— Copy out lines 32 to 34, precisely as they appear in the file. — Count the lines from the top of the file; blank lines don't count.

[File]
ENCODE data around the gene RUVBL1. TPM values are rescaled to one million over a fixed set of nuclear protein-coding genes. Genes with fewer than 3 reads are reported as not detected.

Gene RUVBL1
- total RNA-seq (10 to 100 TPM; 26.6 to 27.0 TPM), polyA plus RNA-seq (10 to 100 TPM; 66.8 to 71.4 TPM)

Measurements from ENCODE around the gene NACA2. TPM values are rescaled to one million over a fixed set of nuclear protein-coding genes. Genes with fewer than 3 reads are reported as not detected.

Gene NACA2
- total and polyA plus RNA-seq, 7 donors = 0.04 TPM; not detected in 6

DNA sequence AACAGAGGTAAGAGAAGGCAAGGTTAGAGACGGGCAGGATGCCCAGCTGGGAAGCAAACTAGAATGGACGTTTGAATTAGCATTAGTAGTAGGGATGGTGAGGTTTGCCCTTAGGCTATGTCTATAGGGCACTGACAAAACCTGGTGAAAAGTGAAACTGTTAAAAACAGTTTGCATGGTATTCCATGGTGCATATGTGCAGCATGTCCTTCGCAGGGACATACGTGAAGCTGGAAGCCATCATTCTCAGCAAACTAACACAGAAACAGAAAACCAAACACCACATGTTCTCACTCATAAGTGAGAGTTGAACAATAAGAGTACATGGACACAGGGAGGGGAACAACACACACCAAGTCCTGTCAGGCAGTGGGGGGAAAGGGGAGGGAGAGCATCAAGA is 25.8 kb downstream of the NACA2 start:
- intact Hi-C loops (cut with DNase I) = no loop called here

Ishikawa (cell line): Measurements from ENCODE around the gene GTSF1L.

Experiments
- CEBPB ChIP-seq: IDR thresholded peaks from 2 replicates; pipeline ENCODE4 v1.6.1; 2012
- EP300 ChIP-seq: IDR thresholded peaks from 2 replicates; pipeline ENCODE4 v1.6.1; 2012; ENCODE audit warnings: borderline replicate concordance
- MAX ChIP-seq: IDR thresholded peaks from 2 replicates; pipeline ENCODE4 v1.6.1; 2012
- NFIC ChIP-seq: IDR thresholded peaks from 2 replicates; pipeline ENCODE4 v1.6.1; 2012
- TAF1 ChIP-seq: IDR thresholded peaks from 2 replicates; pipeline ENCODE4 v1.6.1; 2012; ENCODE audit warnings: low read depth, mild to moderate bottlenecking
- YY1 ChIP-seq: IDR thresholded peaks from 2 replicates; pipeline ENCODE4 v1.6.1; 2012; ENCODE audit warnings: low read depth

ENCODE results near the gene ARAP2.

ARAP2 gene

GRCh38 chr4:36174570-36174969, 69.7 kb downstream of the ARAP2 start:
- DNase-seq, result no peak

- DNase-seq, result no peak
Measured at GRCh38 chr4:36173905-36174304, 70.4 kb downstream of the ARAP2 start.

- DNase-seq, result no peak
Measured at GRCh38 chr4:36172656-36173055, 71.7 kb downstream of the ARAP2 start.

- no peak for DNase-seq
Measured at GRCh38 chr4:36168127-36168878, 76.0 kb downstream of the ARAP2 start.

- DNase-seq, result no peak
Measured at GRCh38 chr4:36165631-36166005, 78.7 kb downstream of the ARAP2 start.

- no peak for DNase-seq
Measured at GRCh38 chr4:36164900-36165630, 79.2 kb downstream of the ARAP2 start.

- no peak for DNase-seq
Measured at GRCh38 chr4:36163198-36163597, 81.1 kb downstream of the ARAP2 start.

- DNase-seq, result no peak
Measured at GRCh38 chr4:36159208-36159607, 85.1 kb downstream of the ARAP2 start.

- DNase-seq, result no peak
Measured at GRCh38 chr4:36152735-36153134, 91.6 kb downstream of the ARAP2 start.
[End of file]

Measured at GRCh38 chr4:36163198-36163597, 81.1 kb downstream of the ARAP2 start.

- DNase-seq, result no peak
Measured at GRCh38 chr4:36159208-36159607, 85.1 kb downstream of the ARAP2 start.